## Discussion

Overall, vg was the most accurate SV genotyper in our benchmarks. These results show that variant calling benefits from variant-aware read mapping and graph based genotyping, a finding consistent with previous studies[15,16,17,18,19]. We took advantage of newly released datasets for our evaluation, which feature up to 3.7 times more variants than the more widely-used GIAB benchmark. More and more large-scale projects are using low cost short-read technologies to sequence the genomes of thousands to hundreds of thousands of individuals (e.g. the Pancancer Analysis of Whole Genomes[30], the Genomics England initiative[31], and the TOPMed consortium[32]). We believe pangenome graph-based approaches will improve both how efficiently SVs can be represented, and how accurately they can be genotyped with this type of data.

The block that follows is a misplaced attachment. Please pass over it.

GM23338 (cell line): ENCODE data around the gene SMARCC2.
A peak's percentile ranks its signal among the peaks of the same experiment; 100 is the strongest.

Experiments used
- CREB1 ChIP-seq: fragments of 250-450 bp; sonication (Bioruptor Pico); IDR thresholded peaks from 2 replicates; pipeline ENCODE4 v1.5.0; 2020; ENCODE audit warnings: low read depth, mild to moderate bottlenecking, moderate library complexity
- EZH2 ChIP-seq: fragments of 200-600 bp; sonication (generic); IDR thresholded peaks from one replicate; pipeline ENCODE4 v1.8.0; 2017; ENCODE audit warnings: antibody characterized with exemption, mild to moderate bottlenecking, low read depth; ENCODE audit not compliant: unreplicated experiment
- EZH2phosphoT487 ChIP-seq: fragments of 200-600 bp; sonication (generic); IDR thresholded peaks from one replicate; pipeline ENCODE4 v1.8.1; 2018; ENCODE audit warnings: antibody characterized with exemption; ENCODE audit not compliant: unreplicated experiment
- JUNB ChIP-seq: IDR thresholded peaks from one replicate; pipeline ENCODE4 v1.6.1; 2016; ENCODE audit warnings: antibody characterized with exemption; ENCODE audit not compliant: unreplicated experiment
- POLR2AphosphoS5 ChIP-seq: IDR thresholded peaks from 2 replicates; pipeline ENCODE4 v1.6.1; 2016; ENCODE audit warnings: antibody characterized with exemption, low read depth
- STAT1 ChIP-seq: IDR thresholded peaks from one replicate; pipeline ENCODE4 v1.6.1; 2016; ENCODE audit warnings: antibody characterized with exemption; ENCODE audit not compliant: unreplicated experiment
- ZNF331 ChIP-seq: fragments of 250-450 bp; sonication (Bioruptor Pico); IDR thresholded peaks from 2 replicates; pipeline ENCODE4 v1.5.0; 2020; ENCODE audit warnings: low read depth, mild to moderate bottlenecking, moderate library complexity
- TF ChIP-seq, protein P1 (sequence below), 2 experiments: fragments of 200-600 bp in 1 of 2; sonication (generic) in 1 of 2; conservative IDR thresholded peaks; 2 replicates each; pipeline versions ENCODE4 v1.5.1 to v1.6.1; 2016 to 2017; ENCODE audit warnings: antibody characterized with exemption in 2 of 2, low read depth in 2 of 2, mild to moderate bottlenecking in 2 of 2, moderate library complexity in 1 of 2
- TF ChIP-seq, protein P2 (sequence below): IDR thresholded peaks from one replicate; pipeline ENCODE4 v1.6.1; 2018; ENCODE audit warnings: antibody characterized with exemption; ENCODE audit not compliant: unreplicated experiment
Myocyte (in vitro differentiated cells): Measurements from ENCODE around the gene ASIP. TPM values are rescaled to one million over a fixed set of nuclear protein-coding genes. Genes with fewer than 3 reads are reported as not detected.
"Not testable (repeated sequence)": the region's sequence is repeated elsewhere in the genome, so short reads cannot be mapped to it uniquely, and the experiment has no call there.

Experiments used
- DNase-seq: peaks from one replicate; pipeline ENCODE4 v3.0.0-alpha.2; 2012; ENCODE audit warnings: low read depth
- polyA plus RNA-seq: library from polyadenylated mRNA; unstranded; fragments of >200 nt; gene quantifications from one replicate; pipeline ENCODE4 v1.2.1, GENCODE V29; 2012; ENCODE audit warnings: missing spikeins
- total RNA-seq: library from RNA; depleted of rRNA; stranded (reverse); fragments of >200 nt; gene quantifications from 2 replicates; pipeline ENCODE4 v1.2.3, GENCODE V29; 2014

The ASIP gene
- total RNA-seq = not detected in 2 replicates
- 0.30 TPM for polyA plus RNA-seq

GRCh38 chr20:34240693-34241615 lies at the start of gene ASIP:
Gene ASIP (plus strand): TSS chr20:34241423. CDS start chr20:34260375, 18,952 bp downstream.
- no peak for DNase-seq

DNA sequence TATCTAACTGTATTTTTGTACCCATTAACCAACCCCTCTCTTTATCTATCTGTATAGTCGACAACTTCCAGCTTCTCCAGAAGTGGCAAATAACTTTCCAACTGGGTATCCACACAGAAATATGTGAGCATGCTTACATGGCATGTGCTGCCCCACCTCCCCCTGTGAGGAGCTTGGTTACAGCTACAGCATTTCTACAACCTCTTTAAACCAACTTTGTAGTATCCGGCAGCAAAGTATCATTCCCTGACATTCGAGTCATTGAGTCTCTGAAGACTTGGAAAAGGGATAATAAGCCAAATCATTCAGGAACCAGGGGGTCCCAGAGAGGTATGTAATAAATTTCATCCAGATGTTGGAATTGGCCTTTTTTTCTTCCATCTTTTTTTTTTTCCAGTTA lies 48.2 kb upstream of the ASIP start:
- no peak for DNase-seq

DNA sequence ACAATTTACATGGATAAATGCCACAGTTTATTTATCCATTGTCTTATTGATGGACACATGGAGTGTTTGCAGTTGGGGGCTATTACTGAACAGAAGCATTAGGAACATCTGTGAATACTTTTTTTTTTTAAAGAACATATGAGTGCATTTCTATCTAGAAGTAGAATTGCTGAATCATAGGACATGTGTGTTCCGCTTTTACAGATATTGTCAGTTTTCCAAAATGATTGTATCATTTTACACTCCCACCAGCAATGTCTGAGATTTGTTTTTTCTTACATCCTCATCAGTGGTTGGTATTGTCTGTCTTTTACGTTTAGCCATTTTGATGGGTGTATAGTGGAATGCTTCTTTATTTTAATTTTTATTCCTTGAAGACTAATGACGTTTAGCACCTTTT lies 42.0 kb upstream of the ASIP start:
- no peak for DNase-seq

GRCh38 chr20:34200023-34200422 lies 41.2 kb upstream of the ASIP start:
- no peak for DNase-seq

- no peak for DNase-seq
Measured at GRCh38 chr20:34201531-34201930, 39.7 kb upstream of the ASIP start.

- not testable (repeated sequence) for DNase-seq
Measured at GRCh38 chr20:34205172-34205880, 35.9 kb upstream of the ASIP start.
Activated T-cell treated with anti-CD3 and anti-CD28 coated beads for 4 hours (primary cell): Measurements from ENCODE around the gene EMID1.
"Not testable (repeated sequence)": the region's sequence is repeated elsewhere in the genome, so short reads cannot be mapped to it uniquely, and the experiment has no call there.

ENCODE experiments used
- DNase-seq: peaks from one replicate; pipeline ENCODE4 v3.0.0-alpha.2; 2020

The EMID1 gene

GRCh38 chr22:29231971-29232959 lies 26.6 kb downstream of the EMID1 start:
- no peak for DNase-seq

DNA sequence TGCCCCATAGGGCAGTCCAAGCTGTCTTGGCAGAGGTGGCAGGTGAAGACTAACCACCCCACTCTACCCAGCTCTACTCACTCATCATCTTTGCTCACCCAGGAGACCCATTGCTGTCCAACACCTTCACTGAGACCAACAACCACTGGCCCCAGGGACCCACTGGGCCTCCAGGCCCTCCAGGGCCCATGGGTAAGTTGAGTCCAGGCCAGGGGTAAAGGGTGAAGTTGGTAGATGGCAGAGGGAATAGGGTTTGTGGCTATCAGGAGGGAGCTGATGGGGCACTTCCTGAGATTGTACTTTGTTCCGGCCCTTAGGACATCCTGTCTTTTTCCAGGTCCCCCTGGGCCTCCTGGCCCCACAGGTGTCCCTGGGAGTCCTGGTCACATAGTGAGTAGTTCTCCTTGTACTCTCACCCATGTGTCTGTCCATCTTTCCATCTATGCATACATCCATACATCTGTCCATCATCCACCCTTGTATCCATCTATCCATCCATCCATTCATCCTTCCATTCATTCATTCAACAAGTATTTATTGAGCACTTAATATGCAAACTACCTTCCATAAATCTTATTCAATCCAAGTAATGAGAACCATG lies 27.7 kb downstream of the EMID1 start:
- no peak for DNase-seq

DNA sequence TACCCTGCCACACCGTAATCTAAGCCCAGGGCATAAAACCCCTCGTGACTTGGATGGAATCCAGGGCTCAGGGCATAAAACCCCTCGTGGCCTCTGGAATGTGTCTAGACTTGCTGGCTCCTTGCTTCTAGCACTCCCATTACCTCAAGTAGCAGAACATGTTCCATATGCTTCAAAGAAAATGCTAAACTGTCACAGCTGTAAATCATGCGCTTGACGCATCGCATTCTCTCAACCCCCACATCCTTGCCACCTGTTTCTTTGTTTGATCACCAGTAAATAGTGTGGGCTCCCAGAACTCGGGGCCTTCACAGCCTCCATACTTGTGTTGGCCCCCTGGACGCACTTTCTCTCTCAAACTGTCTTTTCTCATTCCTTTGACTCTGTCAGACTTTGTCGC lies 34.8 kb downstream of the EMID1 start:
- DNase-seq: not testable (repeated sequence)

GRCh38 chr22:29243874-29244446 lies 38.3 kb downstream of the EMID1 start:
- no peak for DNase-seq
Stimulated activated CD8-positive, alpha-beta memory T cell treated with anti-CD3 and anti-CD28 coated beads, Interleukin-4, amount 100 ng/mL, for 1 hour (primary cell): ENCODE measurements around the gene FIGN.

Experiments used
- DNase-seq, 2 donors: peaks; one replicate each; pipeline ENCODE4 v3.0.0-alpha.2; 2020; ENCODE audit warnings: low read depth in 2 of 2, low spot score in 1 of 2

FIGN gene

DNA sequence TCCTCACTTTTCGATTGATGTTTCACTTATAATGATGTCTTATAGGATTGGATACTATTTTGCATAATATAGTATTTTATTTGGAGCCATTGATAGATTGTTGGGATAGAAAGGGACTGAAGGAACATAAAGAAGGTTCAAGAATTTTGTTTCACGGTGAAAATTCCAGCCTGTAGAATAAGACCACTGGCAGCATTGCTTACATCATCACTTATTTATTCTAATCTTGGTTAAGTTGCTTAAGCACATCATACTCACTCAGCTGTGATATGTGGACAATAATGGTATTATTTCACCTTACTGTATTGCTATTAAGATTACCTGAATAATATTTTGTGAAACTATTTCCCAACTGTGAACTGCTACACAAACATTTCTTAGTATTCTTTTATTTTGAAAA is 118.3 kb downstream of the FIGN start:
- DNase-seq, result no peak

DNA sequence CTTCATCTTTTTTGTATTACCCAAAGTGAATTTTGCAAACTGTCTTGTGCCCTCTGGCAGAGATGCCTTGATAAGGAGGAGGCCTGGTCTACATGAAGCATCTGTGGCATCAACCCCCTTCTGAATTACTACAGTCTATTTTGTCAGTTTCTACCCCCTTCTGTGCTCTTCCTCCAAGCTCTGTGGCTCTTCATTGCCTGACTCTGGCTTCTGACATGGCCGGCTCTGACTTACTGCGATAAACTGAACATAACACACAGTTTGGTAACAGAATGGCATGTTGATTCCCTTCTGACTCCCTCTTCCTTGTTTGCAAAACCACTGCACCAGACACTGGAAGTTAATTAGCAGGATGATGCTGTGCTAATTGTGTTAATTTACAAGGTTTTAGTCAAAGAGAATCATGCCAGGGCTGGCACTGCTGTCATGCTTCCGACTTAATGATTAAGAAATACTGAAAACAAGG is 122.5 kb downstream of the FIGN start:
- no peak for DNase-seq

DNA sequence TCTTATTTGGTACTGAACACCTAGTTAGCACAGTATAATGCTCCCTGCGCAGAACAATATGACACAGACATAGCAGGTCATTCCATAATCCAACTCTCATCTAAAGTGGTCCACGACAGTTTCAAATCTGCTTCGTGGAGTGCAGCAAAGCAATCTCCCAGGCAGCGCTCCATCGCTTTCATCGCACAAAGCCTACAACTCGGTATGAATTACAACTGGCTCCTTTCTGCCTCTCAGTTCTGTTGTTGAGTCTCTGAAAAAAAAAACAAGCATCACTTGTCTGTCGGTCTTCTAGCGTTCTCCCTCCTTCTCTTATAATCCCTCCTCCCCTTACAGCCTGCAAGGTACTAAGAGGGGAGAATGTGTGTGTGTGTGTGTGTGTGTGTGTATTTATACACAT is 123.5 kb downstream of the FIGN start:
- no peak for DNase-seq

A particular advantage of our method is that it does not require exact breakpoint resolution in the variant library. Our simulations showed that vg’s SV genotyping algorithm is robust to errors of as much as 10 bp in breakpoint location. However, there is an upper limit to this flexibility, and we find that vg cannot accurately genotype variants with much higher uncertainty in the breakpoint location (like those discovered through read coverage analysis). vg is also capable of fine-tuning SV breakpoints by augmenting the graph with differences observed in read alignments. Simulations showed that this approach can usually correct small errors in SV breakpoints (Figure S11 and Table S6).